One such person was Mary Alice D'Arcy, the former president and CEO of Easter Seals DuPage & Fox Valley. D'Arcy became a role model for Rupp-Srch, as did Carol Simler, the former president and CEO of DuPagePads. Rupp-Srch noted that both women were incredibly passionate about their jobs and their respective organizations' missions to help others, traits that she has embraced for herself.

In the early 1990s, Rupp-Srch decided to run for public office citing a desire to have a hand in helping shape her community's long-range planning and goal-setting. In 1993, she was elected board president for the Village of Villa Park, a role she held through 2005.

According to Rupp-Srch, two of her proudest accomplishments while serving were the passage of the village's Ovaltine Redevelopment Project and the Villa Park Vision 2000 referendum for road repairs, both of which had a lasting impact on improving the village.

One has to wonder: How has Rupp-Srch managed to serve her community and give back to so many causes and organizations when there's only one of her? As much as she seems to have boundless energy, she shared that she chooses not to waste excess energy dwelling on anything bad. And that frees up a great deal of time for her.

Kindred spirits

Turning to Rupp-Srch's not-for-profit service, Easter Seals became an important cause for her during motherhood. She contracted rubella (German measles) while pregnant with her youngest son, who then suffered from vision impairment. D'Arcy and the Easter Seals organization became a lifeline for Rupp-Srch and her son.

Rupp-Srch also became passionate about the importance of vaccines, especially to prevent rubella and polio, another disease that impacted a close family member.

Given the challenges of Rupp-Srch's own childhood, it's understandable that her empathy for children would become an ongoing theme of her life of service.

Rupp-Srch found kindred spirits though her involvement with the Kiwanis Club of Villa Park.

The Kiwanis mantra is to "serve the children of the world." Most of us know of the Kiwanis as the people who hand out peanuts each year, but few probably know that the donations received during that time help the Kiwanis carry out their mission: "To improve the world, one child and one community at a time," according to their website. It's not surprising that Rupp-Srch would choose to be a part of a group with a mission close to her own heart.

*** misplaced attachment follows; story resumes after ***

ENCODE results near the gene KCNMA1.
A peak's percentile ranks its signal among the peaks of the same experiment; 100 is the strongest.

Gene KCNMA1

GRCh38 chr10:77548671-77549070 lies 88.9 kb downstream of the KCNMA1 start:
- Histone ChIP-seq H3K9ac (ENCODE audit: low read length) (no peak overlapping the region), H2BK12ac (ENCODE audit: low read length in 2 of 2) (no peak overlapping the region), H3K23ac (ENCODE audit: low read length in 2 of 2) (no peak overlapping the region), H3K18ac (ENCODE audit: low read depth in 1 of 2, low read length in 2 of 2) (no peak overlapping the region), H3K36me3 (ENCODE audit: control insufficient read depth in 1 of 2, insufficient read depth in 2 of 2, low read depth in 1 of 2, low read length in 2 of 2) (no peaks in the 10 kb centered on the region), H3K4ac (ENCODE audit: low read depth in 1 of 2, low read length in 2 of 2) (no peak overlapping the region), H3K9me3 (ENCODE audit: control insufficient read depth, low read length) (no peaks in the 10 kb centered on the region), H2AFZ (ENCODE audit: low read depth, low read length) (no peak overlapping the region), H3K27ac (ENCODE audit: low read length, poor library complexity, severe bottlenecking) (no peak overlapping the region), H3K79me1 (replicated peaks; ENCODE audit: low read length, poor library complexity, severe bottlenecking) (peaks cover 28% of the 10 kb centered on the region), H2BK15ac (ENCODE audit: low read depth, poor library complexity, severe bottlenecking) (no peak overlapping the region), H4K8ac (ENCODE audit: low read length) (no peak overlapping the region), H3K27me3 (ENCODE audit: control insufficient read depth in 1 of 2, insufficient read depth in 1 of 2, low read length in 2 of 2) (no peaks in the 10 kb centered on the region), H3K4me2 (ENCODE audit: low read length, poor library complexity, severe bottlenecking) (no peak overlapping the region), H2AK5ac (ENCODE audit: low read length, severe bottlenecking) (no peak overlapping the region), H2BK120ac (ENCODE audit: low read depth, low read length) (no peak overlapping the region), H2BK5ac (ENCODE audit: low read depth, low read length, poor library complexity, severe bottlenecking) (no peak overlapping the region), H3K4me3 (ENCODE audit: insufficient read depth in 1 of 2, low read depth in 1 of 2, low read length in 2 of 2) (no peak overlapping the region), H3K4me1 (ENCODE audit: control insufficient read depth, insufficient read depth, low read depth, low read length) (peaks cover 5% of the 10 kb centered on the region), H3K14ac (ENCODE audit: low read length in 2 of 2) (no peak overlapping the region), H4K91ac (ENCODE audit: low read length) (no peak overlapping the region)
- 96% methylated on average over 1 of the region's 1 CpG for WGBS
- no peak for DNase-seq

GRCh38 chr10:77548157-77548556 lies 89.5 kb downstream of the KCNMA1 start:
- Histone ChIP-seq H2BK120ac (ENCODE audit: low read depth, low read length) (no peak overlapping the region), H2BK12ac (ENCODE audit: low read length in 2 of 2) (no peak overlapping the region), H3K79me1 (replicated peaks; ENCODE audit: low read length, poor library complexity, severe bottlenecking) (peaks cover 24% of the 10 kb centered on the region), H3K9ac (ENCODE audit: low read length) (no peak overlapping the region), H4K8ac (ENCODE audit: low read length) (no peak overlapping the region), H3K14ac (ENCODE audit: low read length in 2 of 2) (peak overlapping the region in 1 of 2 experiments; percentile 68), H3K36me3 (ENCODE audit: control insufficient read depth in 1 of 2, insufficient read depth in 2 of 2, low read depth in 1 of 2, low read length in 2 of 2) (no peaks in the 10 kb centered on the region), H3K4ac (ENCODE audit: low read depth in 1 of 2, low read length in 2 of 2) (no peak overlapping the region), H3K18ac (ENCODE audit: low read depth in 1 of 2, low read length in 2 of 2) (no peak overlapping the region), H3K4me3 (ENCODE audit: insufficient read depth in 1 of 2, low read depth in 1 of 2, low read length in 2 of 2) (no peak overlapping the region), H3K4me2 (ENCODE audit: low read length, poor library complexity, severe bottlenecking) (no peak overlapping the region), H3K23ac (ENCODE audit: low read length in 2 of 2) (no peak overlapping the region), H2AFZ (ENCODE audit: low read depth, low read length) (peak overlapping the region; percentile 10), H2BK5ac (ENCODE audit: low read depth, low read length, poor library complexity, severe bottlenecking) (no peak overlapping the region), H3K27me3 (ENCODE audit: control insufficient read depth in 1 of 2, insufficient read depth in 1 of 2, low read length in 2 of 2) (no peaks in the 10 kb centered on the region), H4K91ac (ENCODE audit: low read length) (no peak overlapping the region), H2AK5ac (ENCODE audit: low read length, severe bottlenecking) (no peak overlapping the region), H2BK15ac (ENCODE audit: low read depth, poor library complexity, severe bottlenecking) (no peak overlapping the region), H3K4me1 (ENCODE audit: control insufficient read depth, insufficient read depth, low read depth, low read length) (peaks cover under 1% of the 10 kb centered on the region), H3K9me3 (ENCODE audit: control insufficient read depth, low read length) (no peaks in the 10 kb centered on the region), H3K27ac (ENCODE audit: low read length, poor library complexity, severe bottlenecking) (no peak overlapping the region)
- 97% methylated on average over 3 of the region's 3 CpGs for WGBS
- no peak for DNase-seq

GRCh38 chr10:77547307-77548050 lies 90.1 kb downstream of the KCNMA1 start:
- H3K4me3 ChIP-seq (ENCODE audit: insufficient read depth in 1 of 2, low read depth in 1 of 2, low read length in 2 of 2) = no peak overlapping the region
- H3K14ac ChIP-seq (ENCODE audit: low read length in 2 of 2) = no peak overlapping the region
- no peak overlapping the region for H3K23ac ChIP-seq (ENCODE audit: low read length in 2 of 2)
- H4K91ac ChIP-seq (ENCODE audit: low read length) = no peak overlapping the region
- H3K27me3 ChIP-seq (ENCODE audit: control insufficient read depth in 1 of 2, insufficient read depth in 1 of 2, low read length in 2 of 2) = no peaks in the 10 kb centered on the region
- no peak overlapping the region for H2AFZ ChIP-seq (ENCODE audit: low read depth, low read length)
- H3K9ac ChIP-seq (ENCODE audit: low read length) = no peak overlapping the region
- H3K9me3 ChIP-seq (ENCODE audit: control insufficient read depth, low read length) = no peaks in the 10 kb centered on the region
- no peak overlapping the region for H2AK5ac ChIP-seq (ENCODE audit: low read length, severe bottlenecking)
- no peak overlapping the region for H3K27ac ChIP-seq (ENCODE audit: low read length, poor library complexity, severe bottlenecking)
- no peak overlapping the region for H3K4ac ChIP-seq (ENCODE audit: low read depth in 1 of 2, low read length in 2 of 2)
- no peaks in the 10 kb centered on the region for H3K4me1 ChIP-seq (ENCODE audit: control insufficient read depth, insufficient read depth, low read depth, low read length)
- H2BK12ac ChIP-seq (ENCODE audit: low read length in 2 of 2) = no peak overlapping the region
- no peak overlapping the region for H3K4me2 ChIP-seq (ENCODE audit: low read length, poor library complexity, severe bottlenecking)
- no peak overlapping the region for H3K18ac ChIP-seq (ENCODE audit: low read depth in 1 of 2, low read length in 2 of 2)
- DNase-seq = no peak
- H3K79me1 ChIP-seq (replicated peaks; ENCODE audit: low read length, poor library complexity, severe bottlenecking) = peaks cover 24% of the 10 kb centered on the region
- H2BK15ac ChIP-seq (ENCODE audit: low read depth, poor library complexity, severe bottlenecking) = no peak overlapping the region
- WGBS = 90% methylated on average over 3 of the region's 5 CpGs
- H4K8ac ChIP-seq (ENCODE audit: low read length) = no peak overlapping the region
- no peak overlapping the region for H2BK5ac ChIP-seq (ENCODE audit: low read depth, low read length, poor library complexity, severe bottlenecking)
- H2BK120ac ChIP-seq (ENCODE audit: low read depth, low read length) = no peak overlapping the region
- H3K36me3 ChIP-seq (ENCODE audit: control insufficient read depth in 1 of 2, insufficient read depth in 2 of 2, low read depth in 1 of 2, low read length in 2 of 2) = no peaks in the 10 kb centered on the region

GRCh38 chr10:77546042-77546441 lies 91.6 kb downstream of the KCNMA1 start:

Rae's second husband, Richard Srch, was active with Kiwanis and Rupp-Srch volunteered for the group at a time before women were allowed to become members.

Richard Srch was also a single parent and the two met through the local PTA and their children's sports. They ultimately married after their children had grown. Between them, they had seven children, six grandchildren, and seven great-grandchildren. Sadly, Richard passed away in 2009.

In keeping with her love of libraries, Rupp-Srch served as a trustee of the Villa Park Public Library for many years.

"Rae makes you want to be like her," said Sandra Hill, library director. "People respect her. She's always there. She's a confidant and a friend who gives great advice. She's very wise and a great sounding board. Rae was a driving proponent of public art and was a member of the Villa Park Public Library Board when it secured its first work for the library, a sculpture known as Metamorphosis by Leonard William Lasko. Her impact on our new library in 2019 was to make sure there was an aura of inclusiveness."

Rupp-Srch also donated a sculpture of a frog that is on display in the children's reading garden at the library.

'A treasured gem'

"Rae is the humanitarian of the century," said Michael Hirsch, a longtime friend. "She's the driving force behind everything in Villa Park. Everyone loves Rae. She is a selfless leader and never asks for anything in return. She is a treasured gem of our community."

When Hirsch began his career as a financial adviser in Villa Park, he made it a point to go to as many community meetings as possible and Rupp-Srch was always there. She took an interest in his family and has always cared about his children.

"She doesn't just ask about them; she reaches out to them and encourages them," added Hirsch.

One of Rupp-Srch's favorite hands-on volunteer activities is the annual Thanksgiving Dinner hosted by the Villa Park VFW for new recruits who are stationed at the Great Lakes Naval Base. Students at College of DuPage cook the meals, volunteers serve the meals, and the new recruits are treated like family members for the day.

They especially enjoy the coffee, which is something they can't have on base during their training. Nearly 50 recruits are bused to the Villa Park VFW for the day.

"We want them to feel like they are part of our family," said Rupp-Srch. "It's a wonderful way of giving thanks to all of the volunteers who participate in making it such a memorable experience."

Rupp-Srch's love of education has also led to her role as a volunteer in the local schools. Tony Palmisano, superintendent of Villa Park Elementary District 45, first met Rupp-Srch during his tenure as the principal of Jackson Middle School in Villa Park. Tony spoke of Rupp-Srch serving as a board member for the D45 Foundation for Excellence, which provides grants to teachers.